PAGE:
Mazda RX-4 - Buyer's Guide

By: Cliff Chambers

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Some will see it as a leap of faith to take on a Wankel-powered classic - but an RX-4 purchase can be a good move


Mazda RX-4

Prior to 1973 Mazda had never explored the places a luxury model with plentiful performance might take the brand. New in 1974 a Mazda RX-4 sedan was list-priced at $4088 –just a little less than a six-cylinder Torana SL/R but a lot less than the $7135 being charged for a BMW 2002.

With a stylish body and more equipment, the RX4 was bigger and heavier than the RX3 model that was building a sizeable reputation in Production Car racing. However it was aimed at a very different market as well.

The interior was sumptuous, with excellent reclining seats, lots of sound insulation, a dash packed with detail and optional air-conditioning. Standard features included a four-spoke steering wheel, tachometer that was redlined from 7000-8000rpm, temperature and amps gauges, a heater/demister, central console, rear window demister and head-restraints.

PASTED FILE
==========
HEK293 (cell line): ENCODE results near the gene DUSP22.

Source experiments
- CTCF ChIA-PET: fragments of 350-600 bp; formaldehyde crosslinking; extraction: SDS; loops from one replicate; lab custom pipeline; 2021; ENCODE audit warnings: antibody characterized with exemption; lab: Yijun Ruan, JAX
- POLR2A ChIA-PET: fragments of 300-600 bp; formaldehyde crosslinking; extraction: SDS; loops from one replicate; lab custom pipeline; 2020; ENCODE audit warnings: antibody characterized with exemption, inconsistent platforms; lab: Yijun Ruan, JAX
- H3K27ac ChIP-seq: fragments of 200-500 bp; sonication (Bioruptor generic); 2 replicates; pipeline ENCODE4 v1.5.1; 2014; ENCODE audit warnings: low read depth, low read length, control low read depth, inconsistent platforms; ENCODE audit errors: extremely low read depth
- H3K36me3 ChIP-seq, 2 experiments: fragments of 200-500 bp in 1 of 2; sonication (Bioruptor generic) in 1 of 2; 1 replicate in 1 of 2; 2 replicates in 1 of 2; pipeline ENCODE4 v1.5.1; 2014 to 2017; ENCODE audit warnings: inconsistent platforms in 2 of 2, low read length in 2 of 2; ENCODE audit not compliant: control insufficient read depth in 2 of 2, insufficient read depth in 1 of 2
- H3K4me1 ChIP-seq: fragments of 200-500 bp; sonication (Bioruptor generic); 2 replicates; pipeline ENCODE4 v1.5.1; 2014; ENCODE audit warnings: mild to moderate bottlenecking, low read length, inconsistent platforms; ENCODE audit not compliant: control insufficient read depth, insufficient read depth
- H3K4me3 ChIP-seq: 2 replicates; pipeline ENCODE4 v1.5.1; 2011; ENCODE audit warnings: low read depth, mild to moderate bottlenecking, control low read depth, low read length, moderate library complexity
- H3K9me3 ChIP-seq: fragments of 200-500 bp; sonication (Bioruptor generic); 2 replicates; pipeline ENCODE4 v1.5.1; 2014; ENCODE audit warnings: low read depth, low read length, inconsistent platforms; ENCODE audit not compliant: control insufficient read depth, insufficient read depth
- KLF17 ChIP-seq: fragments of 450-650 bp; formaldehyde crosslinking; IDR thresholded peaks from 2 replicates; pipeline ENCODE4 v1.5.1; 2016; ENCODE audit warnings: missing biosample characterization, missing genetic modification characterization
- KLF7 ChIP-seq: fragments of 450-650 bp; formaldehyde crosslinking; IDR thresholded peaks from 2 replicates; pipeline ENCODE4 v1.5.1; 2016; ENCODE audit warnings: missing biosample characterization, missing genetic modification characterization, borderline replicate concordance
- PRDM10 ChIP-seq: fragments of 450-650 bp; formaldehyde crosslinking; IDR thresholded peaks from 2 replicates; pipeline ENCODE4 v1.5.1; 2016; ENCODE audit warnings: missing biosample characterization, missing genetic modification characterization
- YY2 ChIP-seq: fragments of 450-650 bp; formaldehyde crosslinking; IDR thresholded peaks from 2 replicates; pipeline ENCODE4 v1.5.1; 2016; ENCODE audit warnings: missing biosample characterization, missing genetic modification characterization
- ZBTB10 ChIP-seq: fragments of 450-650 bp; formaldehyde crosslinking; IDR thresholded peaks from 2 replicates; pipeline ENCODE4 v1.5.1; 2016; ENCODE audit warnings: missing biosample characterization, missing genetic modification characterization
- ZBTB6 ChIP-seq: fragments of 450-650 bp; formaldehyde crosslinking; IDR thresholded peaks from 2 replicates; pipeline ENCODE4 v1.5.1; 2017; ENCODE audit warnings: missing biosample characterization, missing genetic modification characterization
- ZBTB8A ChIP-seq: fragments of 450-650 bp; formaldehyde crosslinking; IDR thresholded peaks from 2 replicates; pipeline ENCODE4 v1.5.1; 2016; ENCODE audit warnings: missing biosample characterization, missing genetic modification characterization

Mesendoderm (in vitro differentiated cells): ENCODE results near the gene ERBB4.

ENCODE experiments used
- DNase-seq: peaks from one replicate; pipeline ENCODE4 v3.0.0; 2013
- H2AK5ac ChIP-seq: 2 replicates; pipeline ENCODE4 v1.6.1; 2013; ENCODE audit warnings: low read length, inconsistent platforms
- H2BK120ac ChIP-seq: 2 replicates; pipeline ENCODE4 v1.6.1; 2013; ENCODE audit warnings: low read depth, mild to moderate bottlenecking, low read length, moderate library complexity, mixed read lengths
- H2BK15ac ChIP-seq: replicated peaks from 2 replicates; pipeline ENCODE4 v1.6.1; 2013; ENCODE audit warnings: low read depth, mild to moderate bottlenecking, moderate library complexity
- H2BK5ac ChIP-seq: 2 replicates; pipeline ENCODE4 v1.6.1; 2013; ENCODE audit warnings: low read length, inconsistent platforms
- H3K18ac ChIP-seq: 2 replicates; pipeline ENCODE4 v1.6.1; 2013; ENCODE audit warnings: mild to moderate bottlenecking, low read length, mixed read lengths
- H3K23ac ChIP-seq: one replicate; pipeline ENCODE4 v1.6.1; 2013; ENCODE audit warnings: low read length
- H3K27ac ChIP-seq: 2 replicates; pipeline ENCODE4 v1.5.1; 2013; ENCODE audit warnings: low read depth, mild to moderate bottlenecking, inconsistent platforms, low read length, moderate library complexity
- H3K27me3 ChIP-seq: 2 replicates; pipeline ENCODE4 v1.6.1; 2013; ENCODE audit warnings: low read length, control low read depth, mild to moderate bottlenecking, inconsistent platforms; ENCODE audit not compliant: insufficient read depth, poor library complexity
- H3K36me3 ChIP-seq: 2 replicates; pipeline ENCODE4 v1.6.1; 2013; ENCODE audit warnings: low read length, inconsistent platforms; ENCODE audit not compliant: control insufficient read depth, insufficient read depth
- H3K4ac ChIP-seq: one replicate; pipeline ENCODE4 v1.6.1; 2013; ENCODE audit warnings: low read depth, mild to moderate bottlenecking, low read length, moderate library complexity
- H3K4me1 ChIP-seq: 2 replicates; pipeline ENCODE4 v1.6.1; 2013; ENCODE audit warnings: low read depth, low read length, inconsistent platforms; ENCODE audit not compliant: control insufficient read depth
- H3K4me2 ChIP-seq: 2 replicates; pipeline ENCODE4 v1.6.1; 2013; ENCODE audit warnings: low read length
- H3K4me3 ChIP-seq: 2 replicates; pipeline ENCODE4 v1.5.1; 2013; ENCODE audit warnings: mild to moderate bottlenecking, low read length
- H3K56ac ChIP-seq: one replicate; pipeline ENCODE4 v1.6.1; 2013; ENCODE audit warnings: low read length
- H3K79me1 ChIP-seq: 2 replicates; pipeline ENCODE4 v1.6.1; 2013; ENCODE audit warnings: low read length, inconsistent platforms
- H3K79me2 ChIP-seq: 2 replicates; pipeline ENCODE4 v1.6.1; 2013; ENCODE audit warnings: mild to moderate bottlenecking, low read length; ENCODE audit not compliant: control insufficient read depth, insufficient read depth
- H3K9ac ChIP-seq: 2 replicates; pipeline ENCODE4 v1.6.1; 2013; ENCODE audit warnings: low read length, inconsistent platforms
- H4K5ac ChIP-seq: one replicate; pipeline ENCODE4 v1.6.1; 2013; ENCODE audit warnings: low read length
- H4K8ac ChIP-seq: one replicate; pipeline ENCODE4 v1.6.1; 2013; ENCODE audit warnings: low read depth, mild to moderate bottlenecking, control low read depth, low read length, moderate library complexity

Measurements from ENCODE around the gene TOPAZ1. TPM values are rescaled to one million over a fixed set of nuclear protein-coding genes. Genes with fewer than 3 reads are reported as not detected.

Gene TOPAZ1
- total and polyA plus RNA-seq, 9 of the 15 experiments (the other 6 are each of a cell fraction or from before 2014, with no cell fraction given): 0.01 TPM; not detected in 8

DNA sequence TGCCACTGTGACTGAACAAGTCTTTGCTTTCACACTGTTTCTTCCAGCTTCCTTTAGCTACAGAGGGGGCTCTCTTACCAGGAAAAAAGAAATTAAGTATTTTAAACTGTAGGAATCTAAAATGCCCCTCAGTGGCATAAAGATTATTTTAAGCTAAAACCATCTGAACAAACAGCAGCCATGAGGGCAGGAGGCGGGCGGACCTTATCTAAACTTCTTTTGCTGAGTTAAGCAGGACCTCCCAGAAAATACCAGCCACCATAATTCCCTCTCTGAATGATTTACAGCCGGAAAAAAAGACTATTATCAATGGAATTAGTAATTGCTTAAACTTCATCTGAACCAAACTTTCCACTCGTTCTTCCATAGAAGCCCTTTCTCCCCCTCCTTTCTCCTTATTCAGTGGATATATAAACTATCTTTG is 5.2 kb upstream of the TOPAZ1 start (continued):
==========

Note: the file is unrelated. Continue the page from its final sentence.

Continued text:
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In compensation for the weight gain, Mazda fitted its larger 13B rotary engine with 97kW standard with lots more available from minor mechanical tweaking.  The RX-4 wasn’t as fast as the lighter, 12A-powered cars but the performance was still strong especially in the mid-range and in keeping with the car’s character.